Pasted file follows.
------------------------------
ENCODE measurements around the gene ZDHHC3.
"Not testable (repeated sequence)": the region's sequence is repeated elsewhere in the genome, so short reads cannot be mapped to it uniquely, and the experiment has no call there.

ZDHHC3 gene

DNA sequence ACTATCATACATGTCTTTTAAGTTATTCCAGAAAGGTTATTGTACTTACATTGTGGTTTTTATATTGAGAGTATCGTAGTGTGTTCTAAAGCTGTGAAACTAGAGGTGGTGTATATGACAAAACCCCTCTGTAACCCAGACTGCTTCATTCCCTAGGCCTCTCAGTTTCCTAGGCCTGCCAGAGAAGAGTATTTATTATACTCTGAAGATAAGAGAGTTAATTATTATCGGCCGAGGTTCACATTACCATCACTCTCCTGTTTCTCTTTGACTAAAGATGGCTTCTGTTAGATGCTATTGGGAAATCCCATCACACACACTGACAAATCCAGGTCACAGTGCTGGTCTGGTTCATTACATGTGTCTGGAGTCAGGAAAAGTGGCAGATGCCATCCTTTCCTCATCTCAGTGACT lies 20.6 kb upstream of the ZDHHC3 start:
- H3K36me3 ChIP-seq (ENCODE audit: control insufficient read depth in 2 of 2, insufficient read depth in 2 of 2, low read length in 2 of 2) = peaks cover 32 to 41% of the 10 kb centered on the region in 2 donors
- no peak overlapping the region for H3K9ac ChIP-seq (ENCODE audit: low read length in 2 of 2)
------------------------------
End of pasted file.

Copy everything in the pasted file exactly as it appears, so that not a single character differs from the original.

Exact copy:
ENCODE measurements around the gene ZDHHC3.
"Not testable (repeated sequence)": the region's sequence is repeated elsewhere in the genome, so short reads cannot be mapped to it uniquely, and the experiment has no call there.

ZDHHC3 gene

DNA sequence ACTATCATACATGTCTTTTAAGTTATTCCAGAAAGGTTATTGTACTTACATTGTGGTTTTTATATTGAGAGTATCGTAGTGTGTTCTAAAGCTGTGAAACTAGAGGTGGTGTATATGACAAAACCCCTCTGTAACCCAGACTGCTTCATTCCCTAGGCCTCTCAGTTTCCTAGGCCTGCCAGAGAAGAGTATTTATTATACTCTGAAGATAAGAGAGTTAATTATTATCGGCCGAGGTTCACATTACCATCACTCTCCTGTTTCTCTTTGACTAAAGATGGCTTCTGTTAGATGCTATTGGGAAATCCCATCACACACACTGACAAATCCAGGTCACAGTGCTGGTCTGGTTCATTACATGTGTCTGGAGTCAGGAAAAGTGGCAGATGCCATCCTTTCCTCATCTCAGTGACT lies 20.6 kb upstream of the ZDHHC3 start:
- H3K36me3 ChIP-seq (ENCODE audit: control insufficient read depth in 2 of 2, insufficient read depth in 2 of 2, low read length in 2 of 2) = peaks cover 32 to 41% of the 10 kb centered on the region in 2 donors
- no peak overlapping the region for H3K9ac ChIP-seq (ENCODE audit: low read length in 2 of 2)